@ Filippo, I would do some testshots to see what g(r)ain looks acceptable to you, eventhough the camera gains up easily the grain this camera produces at high gains can look pretty ugly, you can always use neatvideo but I consider this more as a last resort because it is so time consuming.

Quote:
Originally Posted by Mark Watson View Post
If delivering in HD, I recommend you don't crop in all the way to 1920x1080, keep the frame at least 25% greater (2400x1350). This will give you a good quality video.
Why? the image will look at it's best when downscaled to 1080p in post, cropping can be a good way to adjust framing mistakes or get get people out of the frame in post, like yourself if you use the camera unmanned, but once you start zooming in you will not see the detail difference from a normal viewing distance, as long as you don't go past the native 4K resolution, but if you pixel peep the image will start to get a bit coarser. Scaled down to 1080p will make any noise also smaller and less visible which will help you in case you need to apply high gains.
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Old March 31st, 2015, 08:47 PM   #5
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Re: AX100 - Best settings for low light indoortake the c

The problem I had with the CX900 was the total lack of gammas. That too dark blacks combined with highlights that blow out at 90IRE, made many lighting situations very difficult. These cameras are pretty usable up to 24db.

Paul
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Old April 3rd, 2015, 12:08 PM   #6
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Re: AX100 - Best settings for low light indoortake the c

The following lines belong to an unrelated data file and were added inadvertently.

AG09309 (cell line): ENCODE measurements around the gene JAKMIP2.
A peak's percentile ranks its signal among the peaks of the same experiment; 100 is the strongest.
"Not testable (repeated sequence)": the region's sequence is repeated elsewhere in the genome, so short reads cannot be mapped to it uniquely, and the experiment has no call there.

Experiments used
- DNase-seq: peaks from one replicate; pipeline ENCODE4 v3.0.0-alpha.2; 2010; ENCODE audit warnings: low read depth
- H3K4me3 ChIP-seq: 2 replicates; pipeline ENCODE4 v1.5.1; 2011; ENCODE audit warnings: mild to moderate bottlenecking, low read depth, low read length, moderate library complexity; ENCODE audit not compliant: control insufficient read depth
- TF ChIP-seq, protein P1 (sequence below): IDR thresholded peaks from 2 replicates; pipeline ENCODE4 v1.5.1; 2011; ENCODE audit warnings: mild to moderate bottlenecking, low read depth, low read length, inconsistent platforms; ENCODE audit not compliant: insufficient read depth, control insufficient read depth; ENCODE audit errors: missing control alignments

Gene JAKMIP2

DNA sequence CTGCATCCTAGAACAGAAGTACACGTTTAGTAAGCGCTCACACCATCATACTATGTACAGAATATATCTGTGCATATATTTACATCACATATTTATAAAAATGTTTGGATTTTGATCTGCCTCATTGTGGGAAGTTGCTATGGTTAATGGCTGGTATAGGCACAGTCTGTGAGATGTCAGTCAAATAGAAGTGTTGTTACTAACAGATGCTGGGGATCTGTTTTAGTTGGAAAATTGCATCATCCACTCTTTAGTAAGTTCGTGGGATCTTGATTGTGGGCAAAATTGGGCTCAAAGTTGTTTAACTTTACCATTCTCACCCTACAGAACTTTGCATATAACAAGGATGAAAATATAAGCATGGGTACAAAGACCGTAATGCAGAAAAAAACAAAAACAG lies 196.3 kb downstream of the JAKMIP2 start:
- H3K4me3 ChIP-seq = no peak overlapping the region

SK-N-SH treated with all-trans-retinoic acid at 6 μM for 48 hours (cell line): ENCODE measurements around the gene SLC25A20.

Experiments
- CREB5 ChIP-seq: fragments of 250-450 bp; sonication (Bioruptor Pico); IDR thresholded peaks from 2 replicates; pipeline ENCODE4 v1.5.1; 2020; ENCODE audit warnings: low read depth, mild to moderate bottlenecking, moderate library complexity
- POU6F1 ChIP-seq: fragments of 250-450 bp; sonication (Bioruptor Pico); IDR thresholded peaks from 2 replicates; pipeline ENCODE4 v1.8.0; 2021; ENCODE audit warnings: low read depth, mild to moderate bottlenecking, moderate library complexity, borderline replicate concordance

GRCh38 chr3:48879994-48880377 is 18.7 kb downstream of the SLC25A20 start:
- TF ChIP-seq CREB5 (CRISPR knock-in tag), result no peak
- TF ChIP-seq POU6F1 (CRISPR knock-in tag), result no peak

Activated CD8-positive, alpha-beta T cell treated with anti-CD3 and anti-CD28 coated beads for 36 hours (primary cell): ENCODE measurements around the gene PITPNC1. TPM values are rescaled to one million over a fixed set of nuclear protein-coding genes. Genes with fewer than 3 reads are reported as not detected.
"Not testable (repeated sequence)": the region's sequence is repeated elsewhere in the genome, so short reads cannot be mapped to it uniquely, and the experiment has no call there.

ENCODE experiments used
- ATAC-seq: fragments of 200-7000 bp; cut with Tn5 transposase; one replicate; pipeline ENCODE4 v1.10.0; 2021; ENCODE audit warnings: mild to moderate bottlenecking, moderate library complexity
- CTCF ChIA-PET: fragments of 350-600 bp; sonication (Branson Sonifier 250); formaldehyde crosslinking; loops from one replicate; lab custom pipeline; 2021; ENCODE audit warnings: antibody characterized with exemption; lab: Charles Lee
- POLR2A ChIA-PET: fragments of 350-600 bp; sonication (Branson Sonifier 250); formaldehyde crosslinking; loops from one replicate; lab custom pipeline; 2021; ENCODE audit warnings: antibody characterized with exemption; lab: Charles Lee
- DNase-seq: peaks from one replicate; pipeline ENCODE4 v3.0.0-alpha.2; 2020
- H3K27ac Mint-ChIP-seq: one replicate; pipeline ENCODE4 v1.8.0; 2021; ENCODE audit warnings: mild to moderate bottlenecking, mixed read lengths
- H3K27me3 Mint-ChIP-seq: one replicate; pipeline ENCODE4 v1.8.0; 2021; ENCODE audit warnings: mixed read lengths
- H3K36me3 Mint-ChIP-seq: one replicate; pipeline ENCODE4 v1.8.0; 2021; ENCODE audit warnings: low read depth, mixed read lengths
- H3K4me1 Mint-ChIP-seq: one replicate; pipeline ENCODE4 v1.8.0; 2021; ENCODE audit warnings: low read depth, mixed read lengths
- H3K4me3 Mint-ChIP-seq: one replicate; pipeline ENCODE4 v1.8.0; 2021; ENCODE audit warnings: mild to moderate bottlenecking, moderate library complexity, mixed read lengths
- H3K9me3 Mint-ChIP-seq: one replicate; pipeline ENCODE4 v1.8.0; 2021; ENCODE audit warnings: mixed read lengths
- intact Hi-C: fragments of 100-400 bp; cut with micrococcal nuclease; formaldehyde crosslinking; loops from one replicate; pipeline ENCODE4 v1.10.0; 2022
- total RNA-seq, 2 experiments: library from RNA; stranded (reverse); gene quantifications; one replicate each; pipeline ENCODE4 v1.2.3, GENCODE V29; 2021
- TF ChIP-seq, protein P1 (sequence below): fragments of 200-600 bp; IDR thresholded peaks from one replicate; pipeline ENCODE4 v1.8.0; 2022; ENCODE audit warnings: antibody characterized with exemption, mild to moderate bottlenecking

Quote:
Originally Posted by Noa Put View Post
@ Filippo, I would do some testshots to see what g(r)ain looks acceptable to you, eventhough the camera gains up easily the grain this camera produces at high gains can look pretty ugly, you can always use neatvideo but I consider this more as a last resort because it is so time consuming.



Why? the image will look at it's best when downscaled to 1080p in post, cropping can be a good way to adjust framing mistakes or get get people out of the frame in post, like yourself if you use the camera unmanned, but once you start zooming in you will not see the detail difference from a normal viewing distance, as long as you don't go past the native 4K resolution, but if you pixel peep the image will start to get a bit coarser. Scaled down to 1080p will make any noise also smaller and less visible which will help you in case you need to apply high gains.
Hi Noa,

thanks for the inputs.

Today I tried the AX100 (shooting at 100Mbit 4K 24fps) at the zoo in Zürich, and I also got some indoor footage in the aquarium areas, and close to the penguins. I used semi-manual settings, with just manual aperture (the widest possible), and gain below 18db. Image was pretty bright (the shutter speed was automatically set around 1/120....I could have set around 1/50 and decreased the gain to 15db or 12db even...), and very clean. Overall I am very satisfied (consider that I was also using a circular polarizer lens that, even if high quality product from Rodenstock, was still cutting some light...).

About Neatvideo or Denoiser II.....today footage does not require, but will still try to see how fast my pc can process /clean a 4K video...for a 1080p video was almost 10h for 1h footage....I hope that for a 4K footage the time would not be 4 times more :-)